Russ Green’s debut album, City Soul, is a love letter to the Windy City and all the musicians who helped create its legendary sound. The ten original tracks, recorded at Rax Trax in Chicago by renowned engineer Rick Barnes, was co-produced by Russ and Sam Clayton and features a select group of the city’s hottest session players.
Green and his hot blues harp burn from the top of the boogie blues opener, “First Thing Smokin,” paying tribute to the sounds of Muddy Waters and John Lee Hooker and setting the tone for things to come. Green then works his soulful baritone like Bill Withers for the bittersweet “Believe In Love,” with drummer Ricky Nelson mixing in a touch of classic side stick playing into the groove. Green displays his affinity for Jimi Hendrix with the swirling psychedelic harmonica intro to the foxy funk rocker “The Edge.”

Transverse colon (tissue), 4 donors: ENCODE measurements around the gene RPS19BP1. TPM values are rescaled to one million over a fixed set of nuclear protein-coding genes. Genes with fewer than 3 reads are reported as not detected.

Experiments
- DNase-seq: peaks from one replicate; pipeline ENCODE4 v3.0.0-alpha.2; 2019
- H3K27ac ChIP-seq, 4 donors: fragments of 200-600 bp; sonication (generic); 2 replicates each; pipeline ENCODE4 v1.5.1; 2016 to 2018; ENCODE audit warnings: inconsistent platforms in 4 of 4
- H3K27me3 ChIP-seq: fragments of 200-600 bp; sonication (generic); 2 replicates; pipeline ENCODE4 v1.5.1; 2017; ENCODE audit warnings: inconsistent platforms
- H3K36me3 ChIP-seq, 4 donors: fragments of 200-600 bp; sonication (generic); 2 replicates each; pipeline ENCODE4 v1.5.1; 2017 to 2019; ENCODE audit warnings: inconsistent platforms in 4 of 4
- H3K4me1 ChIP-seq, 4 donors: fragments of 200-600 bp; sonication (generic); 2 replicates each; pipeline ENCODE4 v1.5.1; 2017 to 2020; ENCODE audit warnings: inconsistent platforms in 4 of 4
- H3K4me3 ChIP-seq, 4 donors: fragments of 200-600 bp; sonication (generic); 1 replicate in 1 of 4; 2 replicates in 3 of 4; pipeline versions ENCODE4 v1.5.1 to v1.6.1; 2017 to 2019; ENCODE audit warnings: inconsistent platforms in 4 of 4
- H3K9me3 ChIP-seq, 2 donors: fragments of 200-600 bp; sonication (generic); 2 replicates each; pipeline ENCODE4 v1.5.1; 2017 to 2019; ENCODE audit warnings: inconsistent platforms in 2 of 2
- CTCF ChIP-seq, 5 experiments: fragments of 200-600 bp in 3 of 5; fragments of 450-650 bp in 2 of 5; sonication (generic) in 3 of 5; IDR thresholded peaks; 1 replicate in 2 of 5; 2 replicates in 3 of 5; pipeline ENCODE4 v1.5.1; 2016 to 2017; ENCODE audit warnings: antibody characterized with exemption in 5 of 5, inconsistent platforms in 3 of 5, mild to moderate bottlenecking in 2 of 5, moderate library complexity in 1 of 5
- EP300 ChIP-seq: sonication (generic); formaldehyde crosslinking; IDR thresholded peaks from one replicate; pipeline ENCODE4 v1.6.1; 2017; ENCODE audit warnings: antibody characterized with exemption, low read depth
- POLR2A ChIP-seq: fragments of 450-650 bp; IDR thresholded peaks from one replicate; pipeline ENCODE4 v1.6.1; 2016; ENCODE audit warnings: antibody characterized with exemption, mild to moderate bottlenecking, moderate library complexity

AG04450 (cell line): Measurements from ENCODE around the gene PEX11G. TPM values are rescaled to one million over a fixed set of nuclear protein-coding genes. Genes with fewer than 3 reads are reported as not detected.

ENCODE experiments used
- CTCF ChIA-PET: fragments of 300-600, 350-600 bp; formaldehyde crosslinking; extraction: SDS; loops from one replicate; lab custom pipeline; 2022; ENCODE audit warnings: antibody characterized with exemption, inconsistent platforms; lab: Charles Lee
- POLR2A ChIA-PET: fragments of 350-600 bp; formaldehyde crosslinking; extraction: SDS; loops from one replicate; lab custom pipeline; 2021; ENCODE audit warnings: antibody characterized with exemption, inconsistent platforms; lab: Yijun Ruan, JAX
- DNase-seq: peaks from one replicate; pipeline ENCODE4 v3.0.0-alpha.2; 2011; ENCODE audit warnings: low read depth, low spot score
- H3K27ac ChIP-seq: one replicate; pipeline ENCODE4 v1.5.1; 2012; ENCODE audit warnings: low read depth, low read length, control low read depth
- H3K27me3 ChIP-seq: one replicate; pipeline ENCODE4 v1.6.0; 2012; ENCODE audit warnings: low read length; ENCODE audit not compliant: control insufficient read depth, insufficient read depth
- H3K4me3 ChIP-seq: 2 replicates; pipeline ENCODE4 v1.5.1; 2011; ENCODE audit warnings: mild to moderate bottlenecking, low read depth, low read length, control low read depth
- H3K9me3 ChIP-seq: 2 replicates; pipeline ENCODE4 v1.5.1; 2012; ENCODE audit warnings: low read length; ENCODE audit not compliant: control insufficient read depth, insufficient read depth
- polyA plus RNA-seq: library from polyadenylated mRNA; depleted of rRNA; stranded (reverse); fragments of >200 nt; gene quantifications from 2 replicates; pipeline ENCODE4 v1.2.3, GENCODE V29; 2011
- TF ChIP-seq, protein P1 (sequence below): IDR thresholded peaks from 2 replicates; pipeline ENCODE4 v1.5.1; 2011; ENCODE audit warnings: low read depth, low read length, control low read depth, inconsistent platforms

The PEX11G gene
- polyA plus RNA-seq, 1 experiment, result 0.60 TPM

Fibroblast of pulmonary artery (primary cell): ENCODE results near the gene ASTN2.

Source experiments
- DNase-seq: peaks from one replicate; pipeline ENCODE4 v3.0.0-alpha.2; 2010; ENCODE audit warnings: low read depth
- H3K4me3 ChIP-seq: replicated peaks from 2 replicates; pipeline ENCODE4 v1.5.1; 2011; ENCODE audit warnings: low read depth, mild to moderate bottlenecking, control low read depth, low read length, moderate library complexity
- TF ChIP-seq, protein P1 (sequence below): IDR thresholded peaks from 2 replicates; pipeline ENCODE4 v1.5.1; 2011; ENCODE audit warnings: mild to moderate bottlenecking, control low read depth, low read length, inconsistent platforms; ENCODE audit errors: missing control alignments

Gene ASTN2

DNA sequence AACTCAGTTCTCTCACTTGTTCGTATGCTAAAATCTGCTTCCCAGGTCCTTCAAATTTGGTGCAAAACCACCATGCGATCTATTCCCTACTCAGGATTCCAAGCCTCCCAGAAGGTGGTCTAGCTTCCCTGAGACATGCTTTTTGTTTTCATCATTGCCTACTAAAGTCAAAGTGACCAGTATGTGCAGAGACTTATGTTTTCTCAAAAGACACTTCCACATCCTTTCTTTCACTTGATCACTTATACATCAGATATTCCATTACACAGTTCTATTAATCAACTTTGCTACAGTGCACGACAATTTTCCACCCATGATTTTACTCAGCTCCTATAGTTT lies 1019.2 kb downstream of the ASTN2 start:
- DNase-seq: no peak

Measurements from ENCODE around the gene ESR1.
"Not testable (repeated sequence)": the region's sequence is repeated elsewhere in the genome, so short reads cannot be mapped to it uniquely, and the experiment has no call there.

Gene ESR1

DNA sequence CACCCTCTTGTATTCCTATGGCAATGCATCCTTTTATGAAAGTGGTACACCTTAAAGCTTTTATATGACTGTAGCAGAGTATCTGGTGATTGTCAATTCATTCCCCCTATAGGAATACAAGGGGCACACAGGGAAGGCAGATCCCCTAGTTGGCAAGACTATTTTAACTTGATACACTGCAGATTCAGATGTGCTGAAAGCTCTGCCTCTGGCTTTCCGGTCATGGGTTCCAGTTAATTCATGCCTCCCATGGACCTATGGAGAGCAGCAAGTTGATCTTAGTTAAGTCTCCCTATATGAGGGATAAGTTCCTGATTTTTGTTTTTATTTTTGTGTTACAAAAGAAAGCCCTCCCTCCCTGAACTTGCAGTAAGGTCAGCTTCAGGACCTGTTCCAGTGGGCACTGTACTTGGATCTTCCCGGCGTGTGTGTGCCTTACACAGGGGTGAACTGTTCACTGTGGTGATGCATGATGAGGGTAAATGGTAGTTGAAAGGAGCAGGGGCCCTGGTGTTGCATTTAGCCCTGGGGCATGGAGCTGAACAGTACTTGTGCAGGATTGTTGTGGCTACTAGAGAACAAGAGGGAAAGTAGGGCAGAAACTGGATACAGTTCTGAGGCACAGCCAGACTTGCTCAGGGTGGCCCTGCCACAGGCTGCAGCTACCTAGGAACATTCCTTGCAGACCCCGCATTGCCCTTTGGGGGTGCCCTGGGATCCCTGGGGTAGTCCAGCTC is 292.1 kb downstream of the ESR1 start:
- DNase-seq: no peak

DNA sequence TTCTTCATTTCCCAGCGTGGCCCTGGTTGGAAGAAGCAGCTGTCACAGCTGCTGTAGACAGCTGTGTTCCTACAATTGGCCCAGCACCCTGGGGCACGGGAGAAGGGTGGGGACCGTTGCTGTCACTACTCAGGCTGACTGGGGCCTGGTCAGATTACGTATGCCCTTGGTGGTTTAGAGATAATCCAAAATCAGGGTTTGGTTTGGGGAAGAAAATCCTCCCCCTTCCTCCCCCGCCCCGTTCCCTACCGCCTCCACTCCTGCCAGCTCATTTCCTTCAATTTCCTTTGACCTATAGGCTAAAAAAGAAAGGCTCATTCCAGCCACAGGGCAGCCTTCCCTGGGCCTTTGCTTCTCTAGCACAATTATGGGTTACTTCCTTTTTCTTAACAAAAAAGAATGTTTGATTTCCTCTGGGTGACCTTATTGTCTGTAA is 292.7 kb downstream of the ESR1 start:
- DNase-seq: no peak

International troubadour Eric Bibb graced the sessions joining Green for a duet on his delta blues stomp, “Going Down South,” that was written as an exploration of the heritage of blues people. Joe Munroe lays down some super thick Hammond B3 sparing with Green’s harp on the south side strut ‘Lover Man.’
Green takes on the difficult social issues of poverty, homelessness, abuse and desperation that plague the inner city on the theatrical “Train Of Pain.” The slinky blues “Up From The Bottom” features some slick ice pickin’ guitar work from Giles Cory, and bass man Marvin Little leads the charge clearing the way for Green to tell the tale of a man down on his luck on the blazing chi-town funk, “Lint In My Pocket.” The crew pushes the envelope on the style shifting “Something New,” with Vince Agwada tossing some greasy slide guitar into the mix of modern blues rock.
The album closes with a classic R&B groover “Love To Give,” with Green trading off between a soulful vocal line and screaming blues harp, showing off the chops that are certain to win him new fans and satisfy his legion of loyal followers.